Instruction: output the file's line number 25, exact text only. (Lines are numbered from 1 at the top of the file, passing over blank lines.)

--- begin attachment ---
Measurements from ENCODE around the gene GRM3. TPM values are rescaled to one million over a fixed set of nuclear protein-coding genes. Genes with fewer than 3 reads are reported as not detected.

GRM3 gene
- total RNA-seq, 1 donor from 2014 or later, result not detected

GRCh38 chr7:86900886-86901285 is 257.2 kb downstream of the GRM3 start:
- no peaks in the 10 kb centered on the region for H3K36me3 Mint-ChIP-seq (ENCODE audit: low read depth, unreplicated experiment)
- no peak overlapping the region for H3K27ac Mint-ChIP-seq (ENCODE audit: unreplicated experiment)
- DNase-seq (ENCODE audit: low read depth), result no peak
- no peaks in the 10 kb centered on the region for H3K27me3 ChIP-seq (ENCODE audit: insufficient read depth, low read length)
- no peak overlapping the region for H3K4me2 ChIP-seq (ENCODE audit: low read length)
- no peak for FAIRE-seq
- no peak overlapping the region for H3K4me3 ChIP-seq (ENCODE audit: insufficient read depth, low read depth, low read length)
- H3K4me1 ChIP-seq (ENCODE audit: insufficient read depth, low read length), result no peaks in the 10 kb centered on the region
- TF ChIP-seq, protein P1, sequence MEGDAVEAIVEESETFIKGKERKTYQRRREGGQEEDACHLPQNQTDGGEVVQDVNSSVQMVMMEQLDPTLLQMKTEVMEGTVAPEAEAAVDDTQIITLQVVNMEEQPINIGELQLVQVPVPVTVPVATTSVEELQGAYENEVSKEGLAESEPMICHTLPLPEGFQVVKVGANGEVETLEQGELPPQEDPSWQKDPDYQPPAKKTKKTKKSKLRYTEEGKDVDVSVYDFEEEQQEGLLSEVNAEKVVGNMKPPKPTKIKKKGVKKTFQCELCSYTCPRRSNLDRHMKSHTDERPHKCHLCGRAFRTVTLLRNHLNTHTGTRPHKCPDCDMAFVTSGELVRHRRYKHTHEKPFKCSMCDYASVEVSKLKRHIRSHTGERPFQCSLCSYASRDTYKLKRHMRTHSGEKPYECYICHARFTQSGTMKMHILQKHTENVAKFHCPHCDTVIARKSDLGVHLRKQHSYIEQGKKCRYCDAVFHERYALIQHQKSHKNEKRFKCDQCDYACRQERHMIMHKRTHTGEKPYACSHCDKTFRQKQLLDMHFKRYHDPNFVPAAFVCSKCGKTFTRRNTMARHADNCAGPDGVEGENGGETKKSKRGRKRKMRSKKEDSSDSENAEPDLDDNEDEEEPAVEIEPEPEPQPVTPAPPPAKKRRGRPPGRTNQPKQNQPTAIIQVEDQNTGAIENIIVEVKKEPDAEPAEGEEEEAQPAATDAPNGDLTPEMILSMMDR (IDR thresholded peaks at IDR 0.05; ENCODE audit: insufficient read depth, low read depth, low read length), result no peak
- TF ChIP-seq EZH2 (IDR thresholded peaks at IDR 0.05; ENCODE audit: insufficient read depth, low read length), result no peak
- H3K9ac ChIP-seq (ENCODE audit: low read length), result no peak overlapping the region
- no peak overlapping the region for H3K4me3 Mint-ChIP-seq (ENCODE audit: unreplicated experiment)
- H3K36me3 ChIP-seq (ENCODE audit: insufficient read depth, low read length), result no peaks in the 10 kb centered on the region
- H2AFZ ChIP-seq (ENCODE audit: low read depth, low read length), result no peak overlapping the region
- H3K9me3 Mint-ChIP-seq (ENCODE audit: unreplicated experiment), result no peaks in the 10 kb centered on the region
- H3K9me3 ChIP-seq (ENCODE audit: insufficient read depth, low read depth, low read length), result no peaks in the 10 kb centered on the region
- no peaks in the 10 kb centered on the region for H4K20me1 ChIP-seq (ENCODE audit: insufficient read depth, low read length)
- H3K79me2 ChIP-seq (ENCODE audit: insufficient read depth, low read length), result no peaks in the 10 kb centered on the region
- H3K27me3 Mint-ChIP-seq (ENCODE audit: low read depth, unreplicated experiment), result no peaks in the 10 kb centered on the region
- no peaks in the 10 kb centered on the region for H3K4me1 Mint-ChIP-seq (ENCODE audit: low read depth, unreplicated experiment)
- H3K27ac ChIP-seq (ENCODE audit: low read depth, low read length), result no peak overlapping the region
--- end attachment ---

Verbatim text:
- H3K27ac ChIP-seq (ENCODE audit: low read depth, low read length), result no peak overlapping the region